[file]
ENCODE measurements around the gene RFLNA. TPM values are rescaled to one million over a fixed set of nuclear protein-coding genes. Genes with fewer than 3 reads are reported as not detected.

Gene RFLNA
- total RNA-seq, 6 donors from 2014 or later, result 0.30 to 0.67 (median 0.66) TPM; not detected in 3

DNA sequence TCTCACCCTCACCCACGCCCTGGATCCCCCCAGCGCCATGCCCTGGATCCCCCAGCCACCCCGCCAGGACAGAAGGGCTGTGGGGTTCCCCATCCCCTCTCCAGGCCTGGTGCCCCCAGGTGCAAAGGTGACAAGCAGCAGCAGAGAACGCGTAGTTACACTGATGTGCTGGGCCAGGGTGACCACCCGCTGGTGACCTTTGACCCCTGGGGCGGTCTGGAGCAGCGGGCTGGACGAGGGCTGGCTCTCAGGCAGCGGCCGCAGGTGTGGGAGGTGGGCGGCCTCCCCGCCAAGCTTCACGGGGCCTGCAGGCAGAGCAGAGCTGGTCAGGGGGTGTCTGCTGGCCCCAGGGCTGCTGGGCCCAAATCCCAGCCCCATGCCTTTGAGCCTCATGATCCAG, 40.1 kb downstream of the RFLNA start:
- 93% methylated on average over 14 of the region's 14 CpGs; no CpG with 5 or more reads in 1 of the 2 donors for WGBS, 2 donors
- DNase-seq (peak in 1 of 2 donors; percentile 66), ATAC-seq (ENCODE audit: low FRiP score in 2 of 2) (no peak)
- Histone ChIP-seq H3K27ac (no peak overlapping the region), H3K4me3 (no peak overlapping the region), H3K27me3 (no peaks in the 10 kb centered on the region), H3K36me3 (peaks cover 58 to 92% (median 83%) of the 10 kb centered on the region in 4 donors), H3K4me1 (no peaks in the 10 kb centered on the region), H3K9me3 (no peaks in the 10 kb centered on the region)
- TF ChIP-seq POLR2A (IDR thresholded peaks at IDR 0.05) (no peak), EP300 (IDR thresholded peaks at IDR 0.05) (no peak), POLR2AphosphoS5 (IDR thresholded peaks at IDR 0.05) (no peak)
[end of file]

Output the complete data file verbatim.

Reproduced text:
ENCODE measurements around the gene RFLNA. TPM values are rescaled to one million over a fixed set of nuclear protein-coding genes. Genes with fewer than 3 reads are reported as not detected.

Gene RFLNA
- total RNA-seq, 6 donors from 2014 or later, result 0.30 to 0.67 (median 0.66) TPM; not detected in 3

DNA sequence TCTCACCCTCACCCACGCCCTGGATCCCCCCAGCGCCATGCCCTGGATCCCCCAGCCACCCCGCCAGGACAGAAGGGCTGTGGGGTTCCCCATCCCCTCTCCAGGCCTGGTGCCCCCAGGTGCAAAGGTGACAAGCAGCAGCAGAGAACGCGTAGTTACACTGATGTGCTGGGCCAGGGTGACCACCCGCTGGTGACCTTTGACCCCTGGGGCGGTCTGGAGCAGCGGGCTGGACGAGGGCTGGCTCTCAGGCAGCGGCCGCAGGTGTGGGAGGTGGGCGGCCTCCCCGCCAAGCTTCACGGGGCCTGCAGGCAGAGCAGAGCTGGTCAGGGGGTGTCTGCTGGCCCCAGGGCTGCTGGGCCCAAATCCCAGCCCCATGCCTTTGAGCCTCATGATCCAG, 40.1 kb downstream of the RFLNA start:
- 93% methylated on average over 14 of the region's 14 CpGs; no CpG with 5 or more reads in 1 of the 2 donors for WGBS, 2 donors
- DNase-seq (peak in 1 of 2 donors; percentile 66), ATAC-seq (ENCODE audit: low FRiP score in 2 of 2) (no peak)
- Histone ChIP-seq H3K27ac (no peak overlapping the region), H3K4me3 (no peak overlapping the region), H3K27me3 (no peaks in the 10 kb centered on the region), H3K36me3 (peaks cover 58 to 92% (median 83%) of the 10 kb centered on the region in 4 donors), H3K4me1 (no peaks in the 10 kb centered on the region), H3K9me3 (no peaks in the 10 kb centered on the region)
- TF ChIP-seq POLR2A (IDR thresholded peaks at IDR 0.05) (no peak), EP300 (IDR thresholded peaks at IDR 0.05) (no peak), POLR2AphosphoS5 (IDR thresholded peaks at IDR 0.05) (no peak)